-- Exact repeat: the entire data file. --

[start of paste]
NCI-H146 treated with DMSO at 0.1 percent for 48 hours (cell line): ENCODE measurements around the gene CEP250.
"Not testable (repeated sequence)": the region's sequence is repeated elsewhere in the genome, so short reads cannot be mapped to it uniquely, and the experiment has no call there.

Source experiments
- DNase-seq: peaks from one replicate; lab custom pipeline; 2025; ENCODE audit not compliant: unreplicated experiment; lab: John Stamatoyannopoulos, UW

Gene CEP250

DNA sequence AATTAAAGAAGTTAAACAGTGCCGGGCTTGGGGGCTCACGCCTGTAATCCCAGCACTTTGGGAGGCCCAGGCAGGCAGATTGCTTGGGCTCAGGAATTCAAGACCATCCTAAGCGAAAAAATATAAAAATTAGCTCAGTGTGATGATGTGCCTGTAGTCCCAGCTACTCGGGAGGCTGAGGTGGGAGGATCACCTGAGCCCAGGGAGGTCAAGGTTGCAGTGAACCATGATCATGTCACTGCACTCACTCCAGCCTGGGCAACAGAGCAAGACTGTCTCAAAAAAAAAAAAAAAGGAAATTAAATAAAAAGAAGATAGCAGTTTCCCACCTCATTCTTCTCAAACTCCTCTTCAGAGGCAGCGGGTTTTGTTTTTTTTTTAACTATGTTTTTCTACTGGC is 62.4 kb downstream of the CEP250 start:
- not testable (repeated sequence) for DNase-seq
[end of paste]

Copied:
NCI-H146 treated with DMSO at 0.1 percent for 48 hours (cell line): ENCODE measurements around the gene CEP250.
"Not testable (repeated sequence)": the region's sequence is repeated elsewhere in the genome, so short reads cannot be mapped to it uniquely, and the experiment has no call there.

Source experiments
- DNase-seq: peaks from one replicate; lab custom pipeline; 2025; ENCODE audit not compliant: unreplicated experiment; lab: John Stamatoyannopoulos, UW

Gene CEP250

DNA sequence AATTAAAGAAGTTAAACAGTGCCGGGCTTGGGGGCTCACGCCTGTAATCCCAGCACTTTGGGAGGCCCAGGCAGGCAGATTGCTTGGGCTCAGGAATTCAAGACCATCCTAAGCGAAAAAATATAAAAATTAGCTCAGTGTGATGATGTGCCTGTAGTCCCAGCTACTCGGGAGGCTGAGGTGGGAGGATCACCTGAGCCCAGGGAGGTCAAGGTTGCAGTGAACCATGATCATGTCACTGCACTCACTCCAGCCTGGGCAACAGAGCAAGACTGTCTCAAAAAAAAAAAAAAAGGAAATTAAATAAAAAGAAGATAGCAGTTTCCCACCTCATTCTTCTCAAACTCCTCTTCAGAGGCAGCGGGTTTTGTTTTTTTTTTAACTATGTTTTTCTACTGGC is 62.4 kb downstream of the CEP250 start:
- not testable (repeated sequence) for DNase-seq